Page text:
South Africa’s agricultural community is reeling in shock after the news that farmer, gender activist and president of the African Farmers’ Association (Afasa), Dr Vuyo Mahlati, has died.
Moments ago, the news of her death was confirmed to Food For Mzansi’s Duncan Masiwa by Afasa’s chairperson, Neo Masithela. While details about Mahlati’s death is still unfolding, Masithela said that she passed away earlier this morning.
Last year, Mahlati served as the chairperson of pres. Cyril Ramaphosa’s land reform and agriculture advisory panel. Also, she was a member of Mzansi’s National Planning Commission, and the owner of Africa’s first indigenous wool processing plant in Butterworth in the Eastern Cape.
As a fearless social entrepreneur, she also previously served as the global director of the International Women’s Forum. Mahlati held a PhD from Stellenbosch University. Her thesis focused on the role of value chains in mainstreaming rural entrepreneurs into global markets.
Sinesipho Tom reports that Agri SA’s president, Christo van der Rheede, was extremely shocked by the news of Mahlati’s death. Van der Rheede, who is currently meeting with the Western Cape minister of agriculture, Dr Ivan Meyer, tells Food For Mzansi, “We really want to extend our deepest sympathies to her family. This is a great loss for them, Afasa as well as the broader agriculture sector and the country. At Agri SA we really share the pain and the loss with everyone.”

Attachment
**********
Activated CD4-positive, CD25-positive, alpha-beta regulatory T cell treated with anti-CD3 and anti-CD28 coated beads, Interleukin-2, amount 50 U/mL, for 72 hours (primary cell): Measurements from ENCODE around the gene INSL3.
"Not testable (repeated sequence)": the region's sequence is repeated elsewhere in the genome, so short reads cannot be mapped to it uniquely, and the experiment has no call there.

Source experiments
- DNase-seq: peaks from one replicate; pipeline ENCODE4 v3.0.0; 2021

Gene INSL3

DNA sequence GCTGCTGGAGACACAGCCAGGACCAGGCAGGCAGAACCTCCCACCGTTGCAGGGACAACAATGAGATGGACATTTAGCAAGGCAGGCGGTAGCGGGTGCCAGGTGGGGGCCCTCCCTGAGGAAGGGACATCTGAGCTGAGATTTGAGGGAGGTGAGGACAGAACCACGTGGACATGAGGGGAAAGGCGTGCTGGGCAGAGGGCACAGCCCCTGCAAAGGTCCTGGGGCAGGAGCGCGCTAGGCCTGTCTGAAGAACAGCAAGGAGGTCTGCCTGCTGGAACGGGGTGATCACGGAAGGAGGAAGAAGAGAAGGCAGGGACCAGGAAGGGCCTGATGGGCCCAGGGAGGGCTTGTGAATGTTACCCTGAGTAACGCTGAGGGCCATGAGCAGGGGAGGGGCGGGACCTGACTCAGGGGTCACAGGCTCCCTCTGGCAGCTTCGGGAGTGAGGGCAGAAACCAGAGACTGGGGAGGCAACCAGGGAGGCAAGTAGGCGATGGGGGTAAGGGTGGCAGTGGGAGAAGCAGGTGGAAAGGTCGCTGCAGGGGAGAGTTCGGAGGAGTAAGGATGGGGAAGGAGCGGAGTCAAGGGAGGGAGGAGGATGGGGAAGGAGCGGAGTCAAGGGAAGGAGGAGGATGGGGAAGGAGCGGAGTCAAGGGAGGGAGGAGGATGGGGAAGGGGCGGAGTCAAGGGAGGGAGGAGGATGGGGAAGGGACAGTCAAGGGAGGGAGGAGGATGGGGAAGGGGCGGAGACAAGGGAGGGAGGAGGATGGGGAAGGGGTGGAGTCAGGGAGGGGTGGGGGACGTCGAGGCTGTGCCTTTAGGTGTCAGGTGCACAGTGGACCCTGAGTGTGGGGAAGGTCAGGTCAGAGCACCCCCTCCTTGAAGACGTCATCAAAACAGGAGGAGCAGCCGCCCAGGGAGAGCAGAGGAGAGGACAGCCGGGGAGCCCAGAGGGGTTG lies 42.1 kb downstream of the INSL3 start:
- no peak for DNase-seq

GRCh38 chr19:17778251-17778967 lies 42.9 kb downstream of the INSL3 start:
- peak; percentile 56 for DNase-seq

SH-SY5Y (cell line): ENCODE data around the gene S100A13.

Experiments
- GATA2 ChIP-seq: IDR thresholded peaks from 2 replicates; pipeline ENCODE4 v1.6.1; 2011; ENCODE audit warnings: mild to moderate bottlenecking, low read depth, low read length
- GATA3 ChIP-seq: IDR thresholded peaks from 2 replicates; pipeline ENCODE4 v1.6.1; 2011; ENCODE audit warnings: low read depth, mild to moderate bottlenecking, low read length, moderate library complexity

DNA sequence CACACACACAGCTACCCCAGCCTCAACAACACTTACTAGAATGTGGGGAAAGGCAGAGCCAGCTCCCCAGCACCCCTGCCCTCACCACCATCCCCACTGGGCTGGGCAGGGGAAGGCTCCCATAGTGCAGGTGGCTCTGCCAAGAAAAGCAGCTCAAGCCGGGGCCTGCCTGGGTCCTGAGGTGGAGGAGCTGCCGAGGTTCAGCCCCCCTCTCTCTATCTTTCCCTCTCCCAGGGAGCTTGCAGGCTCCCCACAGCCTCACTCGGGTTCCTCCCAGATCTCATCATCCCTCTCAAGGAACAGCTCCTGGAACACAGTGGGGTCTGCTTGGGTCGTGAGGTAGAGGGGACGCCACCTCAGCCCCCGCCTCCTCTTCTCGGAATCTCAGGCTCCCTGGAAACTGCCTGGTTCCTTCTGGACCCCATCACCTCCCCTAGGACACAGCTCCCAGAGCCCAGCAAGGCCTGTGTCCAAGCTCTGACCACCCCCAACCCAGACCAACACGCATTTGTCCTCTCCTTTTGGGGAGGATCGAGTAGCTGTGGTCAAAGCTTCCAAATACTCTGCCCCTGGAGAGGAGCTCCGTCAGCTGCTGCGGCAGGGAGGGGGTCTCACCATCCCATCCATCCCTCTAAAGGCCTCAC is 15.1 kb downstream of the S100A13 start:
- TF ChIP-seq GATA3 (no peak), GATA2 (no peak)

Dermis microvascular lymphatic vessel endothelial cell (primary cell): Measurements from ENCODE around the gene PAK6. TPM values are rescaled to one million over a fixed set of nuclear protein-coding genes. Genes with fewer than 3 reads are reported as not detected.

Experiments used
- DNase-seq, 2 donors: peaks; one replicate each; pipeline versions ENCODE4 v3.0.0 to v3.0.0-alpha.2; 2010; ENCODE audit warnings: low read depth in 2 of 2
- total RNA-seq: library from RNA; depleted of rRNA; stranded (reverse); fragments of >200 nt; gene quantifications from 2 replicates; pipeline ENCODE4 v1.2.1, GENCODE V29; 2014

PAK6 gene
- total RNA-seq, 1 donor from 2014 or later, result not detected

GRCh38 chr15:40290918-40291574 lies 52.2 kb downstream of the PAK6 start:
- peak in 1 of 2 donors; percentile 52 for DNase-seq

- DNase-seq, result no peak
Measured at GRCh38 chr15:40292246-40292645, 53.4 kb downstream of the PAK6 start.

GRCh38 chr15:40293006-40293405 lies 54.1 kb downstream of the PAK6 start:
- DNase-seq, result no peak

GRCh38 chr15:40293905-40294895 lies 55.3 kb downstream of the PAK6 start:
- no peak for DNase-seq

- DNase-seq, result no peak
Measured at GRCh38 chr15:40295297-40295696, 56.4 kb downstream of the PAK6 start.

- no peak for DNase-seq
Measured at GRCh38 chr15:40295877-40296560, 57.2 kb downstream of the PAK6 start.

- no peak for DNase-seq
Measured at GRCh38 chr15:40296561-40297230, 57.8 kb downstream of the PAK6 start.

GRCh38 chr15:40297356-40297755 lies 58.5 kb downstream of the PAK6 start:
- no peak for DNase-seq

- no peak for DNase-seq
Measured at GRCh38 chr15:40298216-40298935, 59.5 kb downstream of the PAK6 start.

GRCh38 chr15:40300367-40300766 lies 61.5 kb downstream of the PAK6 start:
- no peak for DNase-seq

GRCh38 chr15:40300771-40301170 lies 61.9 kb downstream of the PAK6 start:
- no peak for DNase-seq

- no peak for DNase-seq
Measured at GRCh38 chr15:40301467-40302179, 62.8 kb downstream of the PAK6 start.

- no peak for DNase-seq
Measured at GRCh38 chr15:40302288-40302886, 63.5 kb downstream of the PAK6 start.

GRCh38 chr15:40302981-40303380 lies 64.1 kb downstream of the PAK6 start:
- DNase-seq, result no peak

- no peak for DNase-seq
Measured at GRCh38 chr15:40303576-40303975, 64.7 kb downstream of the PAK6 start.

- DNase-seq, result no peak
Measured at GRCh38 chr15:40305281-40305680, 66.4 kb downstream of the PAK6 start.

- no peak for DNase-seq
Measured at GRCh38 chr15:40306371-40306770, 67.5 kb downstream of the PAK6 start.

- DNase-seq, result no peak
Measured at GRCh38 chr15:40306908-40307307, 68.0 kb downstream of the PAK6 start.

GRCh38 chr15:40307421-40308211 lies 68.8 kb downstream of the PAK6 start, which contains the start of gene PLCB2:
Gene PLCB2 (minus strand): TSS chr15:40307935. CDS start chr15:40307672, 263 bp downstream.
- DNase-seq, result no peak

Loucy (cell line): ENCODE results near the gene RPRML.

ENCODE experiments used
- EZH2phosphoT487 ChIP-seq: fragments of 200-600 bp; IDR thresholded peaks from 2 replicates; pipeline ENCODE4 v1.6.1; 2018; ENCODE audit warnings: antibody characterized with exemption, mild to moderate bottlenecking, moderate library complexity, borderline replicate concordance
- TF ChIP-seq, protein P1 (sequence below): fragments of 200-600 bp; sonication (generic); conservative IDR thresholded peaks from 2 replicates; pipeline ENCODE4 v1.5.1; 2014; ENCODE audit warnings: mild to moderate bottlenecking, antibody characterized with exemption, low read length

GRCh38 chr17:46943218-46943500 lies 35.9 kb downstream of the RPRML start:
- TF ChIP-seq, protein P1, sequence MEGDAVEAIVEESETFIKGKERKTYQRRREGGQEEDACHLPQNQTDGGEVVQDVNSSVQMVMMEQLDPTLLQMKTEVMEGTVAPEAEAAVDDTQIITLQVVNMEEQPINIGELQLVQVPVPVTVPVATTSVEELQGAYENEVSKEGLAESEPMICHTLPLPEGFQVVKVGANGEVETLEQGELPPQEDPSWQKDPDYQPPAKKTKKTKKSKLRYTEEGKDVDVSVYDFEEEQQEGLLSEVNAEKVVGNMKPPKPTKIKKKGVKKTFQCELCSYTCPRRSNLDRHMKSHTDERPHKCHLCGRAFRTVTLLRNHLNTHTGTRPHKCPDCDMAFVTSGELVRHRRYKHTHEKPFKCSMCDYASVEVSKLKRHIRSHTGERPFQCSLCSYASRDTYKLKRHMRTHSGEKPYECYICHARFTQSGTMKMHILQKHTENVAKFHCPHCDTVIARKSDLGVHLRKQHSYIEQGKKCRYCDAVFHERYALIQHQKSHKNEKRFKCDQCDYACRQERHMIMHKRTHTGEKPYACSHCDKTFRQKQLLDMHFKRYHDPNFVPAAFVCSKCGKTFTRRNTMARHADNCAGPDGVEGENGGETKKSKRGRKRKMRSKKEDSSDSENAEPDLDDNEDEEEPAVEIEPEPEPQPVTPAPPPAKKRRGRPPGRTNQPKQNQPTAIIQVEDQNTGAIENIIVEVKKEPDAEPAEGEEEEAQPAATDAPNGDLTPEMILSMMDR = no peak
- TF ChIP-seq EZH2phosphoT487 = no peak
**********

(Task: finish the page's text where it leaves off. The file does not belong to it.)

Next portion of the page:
Van der Rheede believes Mahlati made a tremendous contribution to Mzansi and the agricultural sector. “Under her leadership Afasa really went from strength to strength and she will sorely be missed. She also played an instrumental role in the national development plan as well. It is great shock to learn that she is now gone.”
Constitutional law expert prof. Elmien du Plessis tells Ivor Price that she first met Mahlati when she was invited to address Ramaphosa’s panel.
She says, “She was always courteous and made a genuine effort to greet you and ask how you were. During various discussions, it was clear that she had a drive to ensure that black farmers gain access to land and entry to the value chains. She was a dynamic person, and her passing leaves a gap in the agricultural landscape.”
- This is a developing story and Food For Mzansi. Stay tuned to Food For Mzansi for the latest information.